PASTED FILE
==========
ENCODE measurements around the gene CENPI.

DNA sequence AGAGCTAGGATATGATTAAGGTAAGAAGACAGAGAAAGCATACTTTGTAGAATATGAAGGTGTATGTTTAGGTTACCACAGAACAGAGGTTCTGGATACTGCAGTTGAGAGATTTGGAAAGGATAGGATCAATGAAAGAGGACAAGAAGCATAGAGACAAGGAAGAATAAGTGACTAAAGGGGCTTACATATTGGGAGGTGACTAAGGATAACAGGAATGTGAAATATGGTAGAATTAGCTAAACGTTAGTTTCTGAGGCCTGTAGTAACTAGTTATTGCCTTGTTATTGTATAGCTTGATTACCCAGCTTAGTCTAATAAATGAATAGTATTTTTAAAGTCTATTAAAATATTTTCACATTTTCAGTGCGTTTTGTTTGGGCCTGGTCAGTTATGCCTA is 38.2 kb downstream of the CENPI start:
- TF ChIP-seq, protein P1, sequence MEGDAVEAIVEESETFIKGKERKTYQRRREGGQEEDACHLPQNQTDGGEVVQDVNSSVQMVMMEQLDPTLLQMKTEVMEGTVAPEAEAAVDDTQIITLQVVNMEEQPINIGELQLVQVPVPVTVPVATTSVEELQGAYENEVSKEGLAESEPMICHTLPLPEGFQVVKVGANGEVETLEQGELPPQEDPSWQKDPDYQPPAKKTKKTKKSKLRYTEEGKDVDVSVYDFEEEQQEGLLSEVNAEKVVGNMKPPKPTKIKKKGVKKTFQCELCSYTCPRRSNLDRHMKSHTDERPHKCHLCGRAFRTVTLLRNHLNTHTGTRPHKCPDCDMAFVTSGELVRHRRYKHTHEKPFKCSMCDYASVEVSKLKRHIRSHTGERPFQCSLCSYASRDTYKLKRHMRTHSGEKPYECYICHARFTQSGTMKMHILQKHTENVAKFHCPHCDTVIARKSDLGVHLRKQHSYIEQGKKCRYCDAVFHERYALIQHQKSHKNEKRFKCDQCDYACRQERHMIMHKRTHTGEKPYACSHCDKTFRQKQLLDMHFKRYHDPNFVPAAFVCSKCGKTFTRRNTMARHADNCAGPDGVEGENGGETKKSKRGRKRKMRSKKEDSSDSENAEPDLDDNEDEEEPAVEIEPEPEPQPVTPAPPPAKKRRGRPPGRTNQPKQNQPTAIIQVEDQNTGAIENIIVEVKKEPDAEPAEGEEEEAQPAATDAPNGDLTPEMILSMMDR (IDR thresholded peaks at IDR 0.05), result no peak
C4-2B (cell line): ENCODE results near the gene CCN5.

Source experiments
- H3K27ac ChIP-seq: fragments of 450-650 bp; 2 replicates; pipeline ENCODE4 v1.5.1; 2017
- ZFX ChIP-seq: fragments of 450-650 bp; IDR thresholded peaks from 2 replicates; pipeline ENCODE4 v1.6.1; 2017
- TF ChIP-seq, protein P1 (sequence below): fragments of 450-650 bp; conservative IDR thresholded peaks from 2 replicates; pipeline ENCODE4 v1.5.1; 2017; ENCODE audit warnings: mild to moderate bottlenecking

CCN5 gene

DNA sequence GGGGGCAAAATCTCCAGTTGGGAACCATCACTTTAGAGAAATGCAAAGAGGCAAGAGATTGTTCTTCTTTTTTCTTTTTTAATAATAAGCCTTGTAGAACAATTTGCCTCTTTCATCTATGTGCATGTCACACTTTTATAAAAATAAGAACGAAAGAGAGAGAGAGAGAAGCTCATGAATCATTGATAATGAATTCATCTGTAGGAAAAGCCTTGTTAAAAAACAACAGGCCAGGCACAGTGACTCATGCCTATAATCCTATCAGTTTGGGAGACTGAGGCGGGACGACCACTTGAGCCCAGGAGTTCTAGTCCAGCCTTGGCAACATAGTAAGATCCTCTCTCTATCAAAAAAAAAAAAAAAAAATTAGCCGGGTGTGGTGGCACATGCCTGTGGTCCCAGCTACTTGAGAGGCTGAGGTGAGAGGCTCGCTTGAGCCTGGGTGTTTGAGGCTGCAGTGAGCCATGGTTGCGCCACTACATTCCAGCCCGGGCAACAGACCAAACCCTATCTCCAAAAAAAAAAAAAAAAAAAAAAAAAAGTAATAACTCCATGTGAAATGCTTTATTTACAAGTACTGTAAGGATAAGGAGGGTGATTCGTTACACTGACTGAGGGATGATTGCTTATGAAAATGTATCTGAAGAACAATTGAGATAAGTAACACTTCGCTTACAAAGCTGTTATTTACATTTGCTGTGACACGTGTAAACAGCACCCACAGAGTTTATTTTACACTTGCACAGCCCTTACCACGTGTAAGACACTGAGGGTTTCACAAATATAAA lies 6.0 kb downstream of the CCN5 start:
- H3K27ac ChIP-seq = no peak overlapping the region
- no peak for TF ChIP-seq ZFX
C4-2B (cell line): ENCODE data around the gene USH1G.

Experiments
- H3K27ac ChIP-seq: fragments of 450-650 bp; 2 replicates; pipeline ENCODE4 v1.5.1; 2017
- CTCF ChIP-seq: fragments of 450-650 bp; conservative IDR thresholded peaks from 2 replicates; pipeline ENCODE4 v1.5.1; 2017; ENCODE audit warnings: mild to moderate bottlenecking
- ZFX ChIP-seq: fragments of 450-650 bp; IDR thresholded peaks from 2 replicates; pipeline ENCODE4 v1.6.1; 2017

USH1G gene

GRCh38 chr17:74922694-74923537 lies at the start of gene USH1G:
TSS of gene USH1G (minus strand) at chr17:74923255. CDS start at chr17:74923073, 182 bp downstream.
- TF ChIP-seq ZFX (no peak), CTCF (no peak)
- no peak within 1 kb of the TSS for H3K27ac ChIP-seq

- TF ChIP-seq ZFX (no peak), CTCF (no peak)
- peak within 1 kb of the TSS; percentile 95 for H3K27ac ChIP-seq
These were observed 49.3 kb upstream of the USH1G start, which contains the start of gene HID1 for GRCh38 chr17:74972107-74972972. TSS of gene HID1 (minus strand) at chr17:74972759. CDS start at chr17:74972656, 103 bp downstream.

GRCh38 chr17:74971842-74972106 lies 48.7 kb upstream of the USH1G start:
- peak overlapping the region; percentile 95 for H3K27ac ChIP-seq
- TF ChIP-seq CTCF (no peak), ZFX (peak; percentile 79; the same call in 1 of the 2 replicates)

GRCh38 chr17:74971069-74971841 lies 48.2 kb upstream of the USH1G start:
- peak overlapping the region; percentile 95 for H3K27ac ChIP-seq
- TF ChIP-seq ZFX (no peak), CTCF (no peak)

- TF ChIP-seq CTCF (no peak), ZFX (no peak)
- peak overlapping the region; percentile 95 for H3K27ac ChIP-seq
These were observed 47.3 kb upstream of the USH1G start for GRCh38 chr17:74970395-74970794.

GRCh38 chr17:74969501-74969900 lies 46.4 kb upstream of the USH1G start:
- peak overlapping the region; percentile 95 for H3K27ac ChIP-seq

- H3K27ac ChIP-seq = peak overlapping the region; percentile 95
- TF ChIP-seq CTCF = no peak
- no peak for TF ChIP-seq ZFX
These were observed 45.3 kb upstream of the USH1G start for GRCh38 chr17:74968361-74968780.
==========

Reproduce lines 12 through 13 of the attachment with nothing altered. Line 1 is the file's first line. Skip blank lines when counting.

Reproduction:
- no peak for TF ChIP-seq ZFX
C4-2B (cell line): ENCODE data around the gene USH1G.